Districts are responsible for providing programme and support for local Scout and Guide groups, although the precise relationship and structure of a District does vary from country to country.
The Scout Association
The Scout Association currently has 895 Scout Districts across the United Kingdom. Each District is responsible for providing programme and support for its member Scout Groups, and is in turn supported by a Scout County.
Districts consist of, on average, about 10 Scout Groups which provide Scouting for members between the ages of 6 and 14. They also have a number of Explorer Scout Units to provide for 14- to 18-year-olds, and may have a locally operated Scout Network for 18- to 25-year-olds.
Each District is led by a District Commissioner (DC) who is able to appoint a team of Assistant District Commissioners (ADCs). Ideally, one ADC is appointed for each of the Beaver Scout, Cub Scout, and Scout sections in order to provide support and communication between sections in different Scout Groups. Other possible ADC position include activities and general duties, but other positions can be created if the DC perceives a need.
If there are Explorer Scout Units in the District, then there will also be a District Explorer Scout Commissioner to oversee the programme and support of this age range.
As well as the uniformed members of the District Team, there is an executive body which manages the finances of the District and act as a steering committee to determine how support is provided to the Groups.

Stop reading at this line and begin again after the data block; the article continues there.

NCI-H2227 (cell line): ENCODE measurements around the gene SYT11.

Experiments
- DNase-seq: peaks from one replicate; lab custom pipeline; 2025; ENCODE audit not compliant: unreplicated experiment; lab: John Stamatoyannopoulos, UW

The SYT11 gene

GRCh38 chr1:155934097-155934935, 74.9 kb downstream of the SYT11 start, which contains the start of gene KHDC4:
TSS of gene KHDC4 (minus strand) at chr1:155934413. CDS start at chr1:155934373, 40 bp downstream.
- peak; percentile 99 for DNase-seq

Girlguiding UK also uses the District system as part of the organisation. Guide Districts do not necessarily cover the same boundaries as their Scouting counterparts.
Districts in Scouts Australia are groups of varying numbers Scout Groups, set to a geographic area. They are led by the District Commissioner who is supported by District Leaders for each Section, and for other tasks such as Adult Training, Development (often combined in the same person) Water Activities, the warden of any District owned campsite, as well as the District Executive, a committee of Lay Scouters who are responsible for fundraising and other tasks. In a holdover from the old boys-only days, some districts have a Ladies Auxiliary. Each District is subsidiary to a Region
In contrast to the other Sections, Rovers have no official connection to their district, except in cases of District Rover Crews, although informal District Rover Forums are held in some Districts, and some Districts have an official District Rover Advisor.
- "Scouting in the United Kingdom" (pdf). The Scout Association. Retrieved 2006-12-13.
- "Rule 4.21: The Constitution of the Scout District". Policy, Organisation and Rules. The Scout Association. Retrieved 2006-12-13.
- Scouts Australia, Northern Territory Branch. Structure, 2004